On the Wing


Diagnosed with terminal melanoma at 50, Phoebe Snetsinger resolved to devote her remaining time to watching birds. Between 1981 and 1999, as her cancer went periodically into remission, she visited every continent several times over, traversing jungles, swamps, deserts, and mountains and surviving malaria, a boat accident, abduction in Ethiopia, and rape in Papua New Guinea. In 1995 she became the first person to see 8,000 species of bird, and in time she extended the list to 8,398, nearly 85 percent of the world’s known species. She died in 1999 when her van overturned during a birding trip in Madagascar. The last bird she’d observed was a red-shouldered vanga, a species that had been described as new to science only two years previously.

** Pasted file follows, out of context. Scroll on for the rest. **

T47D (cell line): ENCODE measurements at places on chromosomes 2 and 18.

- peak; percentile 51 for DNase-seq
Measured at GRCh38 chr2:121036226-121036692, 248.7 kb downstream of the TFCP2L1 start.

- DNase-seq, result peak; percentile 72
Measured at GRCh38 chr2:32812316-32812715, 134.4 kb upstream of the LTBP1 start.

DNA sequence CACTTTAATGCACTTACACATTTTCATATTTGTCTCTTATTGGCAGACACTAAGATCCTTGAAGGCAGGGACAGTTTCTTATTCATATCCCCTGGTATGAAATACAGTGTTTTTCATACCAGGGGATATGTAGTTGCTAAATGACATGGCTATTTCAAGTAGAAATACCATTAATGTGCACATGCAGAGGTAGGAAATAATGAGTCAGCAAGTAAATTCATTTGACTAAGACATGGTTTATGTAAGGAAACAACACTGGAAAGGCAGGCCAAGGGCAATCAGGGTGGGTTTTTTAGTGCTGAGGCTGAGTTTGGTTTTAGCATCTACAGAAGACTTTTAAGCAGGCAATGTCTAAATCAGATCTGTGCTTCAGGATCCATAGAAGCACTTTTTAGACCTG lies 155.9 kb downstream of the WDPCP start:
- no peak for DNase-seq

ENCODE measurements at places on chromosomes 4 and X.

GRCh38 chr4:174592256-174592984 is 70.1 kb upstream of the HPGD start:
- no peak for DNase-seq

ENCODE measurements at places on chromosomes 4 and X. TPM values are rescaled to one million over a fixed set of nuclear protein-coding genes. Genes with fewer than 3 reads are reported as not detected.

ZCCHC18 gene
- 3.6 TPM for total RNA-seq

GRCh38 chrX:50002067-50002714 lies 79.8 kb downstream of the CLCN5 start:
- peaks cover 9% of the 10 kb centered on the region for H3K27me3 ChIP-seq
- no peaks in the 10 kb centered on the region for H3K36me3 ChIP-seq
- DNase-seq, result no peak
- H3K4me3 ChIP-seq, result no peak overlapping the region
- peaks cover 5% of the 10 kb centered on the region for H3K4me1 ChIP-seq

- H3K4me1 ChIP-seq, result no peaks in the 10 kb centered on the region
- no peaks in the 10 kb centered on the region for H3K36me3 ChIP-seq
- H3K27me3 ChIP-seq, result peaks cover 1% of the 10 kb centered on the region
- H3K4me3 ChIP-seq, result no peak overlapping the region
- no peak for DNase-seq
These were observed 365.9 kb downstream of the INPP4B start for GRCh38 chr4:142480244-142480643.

In her memoir, Birding on Borrowed Time, she wrote, “When I was given my death sentence by the doctors, one of my immediate reactions that I clearly remember was ‘Oh no — there are all those things I haven’t yet done, and now will never have a chance to do.’ … The preparation and primarily the birding itself, plus the record keeping afterwards, all enabled me to forget the threat to my life (or at least push it aside) and to immerse myself totally in what I was doing.”